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Welcome to Episode #187 of That Shakespeare Life, the podcast that takes you behind the curtain and into the life of William Shakespeare.
In 1593, Shakespeare wrote Venus and Adonis the play in which he writes “like the deadly bullet of a gun, His meaning struck her ere his words begun.” As our guest this week explains, “This is likely a reference to the phenomenon of a supersonic bullet hitting the target before the gunshot is heard. The Henrician arquebuses housed at the Royal Armouries in England, some dating from Shakespeare’s lifetime, were capable of 400 metres per second or more, which is supersonic. The big heavy muskets of his era and many artillery pieces were also supersonic. ‘Bullet’ was used for any gun projectile at the time, so Shakespeare could actually have been talking about firearms or artillery (or both) here.” Shakespeare references either the word gun or musket a total of 7 times in his works. Like so many things during this Renaissance period of history, the technology of firearms and rifles was growing and evolving rapidly in terms of their construction, accuracy, firing mechanisms, and even which countries adopted the manufacturing of these weapons. Several surviving examples of these guns from 15-17th century Germany, France, and England are held at the Royal Armories Collections and their Keeper of Firearms and Artillery, Jonathan Ferguson, is here today to talk with us about the differences between matchlock, flintlock, rifles, and muskets, and to explore exactly what kind of weapons Shakespeare would have known about when he mentions guns, bullets, and muskets in his plays.
Jonathan Ferguson is Keeper of Firearms & Artillery, based at the Royal Armouries Museum in Leeds. Jonathan has curated numerous displays including the forthcoming RA exhibition ‘Firefight: Second World War’. He is also a Technical Specialist for Armament Research Services and Associate Editor for Armax journal. His research interests include the use and effect of firearms and their depiction in popular culture. His publications include the book ‘Mauser “Broomhandle” Pistol’ (2017), a contribution to ‘The Right to Bear Arms: Historical Perspectives and the Debate on the Second Amendment’ (2018), and ‘Thorneycroft to SA80: British Bullpup Firearms 1901 – 2020’ (2020).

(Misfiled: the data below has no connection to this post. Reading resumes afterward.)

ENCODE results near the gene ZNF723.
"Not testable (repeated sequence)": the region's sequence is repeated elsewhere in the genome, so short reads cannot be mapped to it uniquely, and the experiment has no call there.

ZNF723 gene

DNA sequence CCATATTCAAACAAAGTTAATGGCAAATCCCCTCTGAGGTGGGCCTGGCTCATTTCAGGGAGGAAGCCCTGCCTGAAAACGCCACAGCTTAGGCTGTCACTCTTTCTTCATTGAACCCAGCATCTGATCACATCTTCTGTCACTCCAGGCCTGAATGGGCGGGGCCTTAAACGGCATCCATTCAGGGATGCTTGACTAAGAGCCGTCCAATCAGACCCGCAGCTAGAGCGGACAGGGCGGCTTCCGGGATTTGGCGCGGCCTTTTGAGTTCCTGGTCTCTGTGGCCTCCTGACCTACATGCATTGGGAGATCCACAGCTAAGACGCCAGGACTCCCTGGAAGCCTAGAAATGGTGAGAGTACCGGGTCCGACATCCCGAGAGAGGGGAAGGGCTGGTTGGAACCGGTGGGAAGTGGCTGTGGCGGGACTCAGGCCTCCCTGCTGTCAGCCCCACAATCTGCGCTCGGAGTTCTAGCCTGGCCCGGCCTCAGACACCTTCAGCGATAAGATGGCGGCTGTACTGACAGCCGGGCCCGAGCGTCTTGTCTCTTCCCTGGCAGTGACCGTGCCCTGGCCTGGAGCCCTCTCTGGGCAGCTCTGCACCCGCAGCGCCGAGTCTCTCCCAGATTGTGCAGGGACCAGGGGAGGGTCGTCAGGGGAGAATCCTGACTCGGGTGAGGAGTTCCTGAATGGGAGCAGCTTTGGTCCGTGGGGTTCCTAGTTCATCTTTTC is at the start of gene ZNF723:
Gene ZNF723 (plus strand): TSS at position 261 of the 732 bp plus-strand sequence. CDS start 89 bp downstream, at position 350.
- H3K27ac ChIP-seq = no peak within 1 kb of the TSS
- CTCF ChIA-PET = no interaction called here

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Enough, sweet Suffolk; thou torment’st thyself;
And these dread curses, like the sun ‘gainst glass,
Or like an overcharged gun, recoil,
And turn the force of them upon thyself.
Musketeer from Jacob van Gheyn’s “Wapenhandelingen van Roers, Musquetten ende Spiesen” (1608). Public Domain. Source
Depiction of an arquebus fired from a fork rest. Image produced in 1876. Public Domain. Source
As if that name,
Shot from the deadly level of a gun,
Did murder her; as that name’s cursed hand
Murder’d her kinsman.
Or like the deadly bullet of a gun,
His meaning struck her ere his words begun.
Two soldiers on the left using arquebuses, 1470. Description, translated from German, “‘The people of Zurich attack the Schwyz who landed near Erlenbach during the grape harvest.’ The Swiss Chronicles of Pictures, Atlantis Verlag, Zurich 1941” | Diebold Schilling upload by Adrian Michael | Public Domain | Source
Resources into Arquebus history from the Royal Armouries:
Matchlock muzzle-loading arquebus – Or Caliver (about 1560) | A military style in use across Europe at this time.
Explore the “Tula Garniture” from the 18th century, “Consists of a flintlock sporting gun, a pair of flintlock pistols, a patch box and a powder flask, and a pair of stirrups.”
By John Probin
With broad sweeping butt.
Provenance: Ex Dunster Castle, Somerset. Purchased 21 May 2002
Physical Description: Flintlock muzzle loading gun, the letters W H inscribed in the butt twice. Trigger and ramrod loose, visible damage. Proof mark on the barrel, a Crown over the letter G.
Books & Resources Recommended by Jonathan Ferguson:
Jonathan points out for you, that if you are interested in learning more about this topic then the Royal Armouries has a library that is open to the public. There, you can find copies of books like Jonathan Ferguson’s first book on the Matchlock as well as many other resources to help you.
Gun Culture in Early Modern England by Lois Schwoerer
Archaeological Journal Vol. 65, Armour and Arms in Shakespeare
Pollard’s History of Firearms by Hugh B.C. Pollard
Finally, Graeme Rimer’s book ‘Wheellock firearms of the Royal Armouries’
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Download this Diagram of a Knight's Armor
Includes names of the pieces of a knight's attire, plus where those terms show up in Shakespeare's plays.
Printable, shareable, and ready to color.
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